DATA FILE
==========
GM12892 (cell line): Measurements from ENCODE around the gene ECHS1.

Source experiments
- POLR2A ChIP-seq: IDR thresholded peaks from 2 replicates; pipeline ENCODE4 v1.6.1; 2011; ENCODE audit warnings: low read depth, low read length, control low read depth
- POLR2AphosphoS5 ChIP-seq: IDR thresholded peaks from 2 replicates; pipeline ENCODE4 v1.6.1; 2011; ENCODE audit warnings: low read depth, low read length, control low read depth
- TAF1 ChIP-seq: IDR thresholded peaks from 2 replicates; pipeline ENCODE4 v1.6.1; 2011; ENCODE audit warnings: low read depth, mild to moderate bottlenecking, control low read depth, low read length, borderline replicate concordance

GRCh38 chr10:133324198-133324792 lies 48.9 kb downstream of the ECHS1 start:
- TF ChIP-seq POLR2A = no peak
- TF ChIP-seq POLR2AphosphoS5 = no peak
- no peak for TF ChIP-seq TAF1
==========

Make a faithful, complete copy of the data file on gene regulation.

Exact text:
GM12892 (cell line): Measurements from ENCODE around the gene ECHS1.

Source experiments
- POLR2A ChIP-seq: IDR thresholded peaks from 2 replicates; pipeline ENCODE4 v1.6.1; 2011; ENCODE audit warnings: low read depth, low read length, control low read depth
- POLR2AphosphoS5 ChIP-seq: IDR thresholded peaks from 2 replicates; pipeline ENCODE4 v1.6.1; 2011; ENCODE audit warnings: low read depth, low read length, control low read depth
- TAF1 ChIP-seq: IDR thresholded peaks from 2 replicates; pipeline ENCODE4 v1.6.1; 2011; ENCODE audit warnings: low read depth, mild to moderate bottlenecking, control low read depth, low read length, borderline replicate concordance

GRCh38 chr10:133324198-133324792 lies 48.9 kb downstream of the ECHS1 start:
- TF ChIP-seq POLR2A = no peak
- TF ChIP-seq POLR2AphosphoS5 = no peak
- no peak for TF ChIP-seq TAF1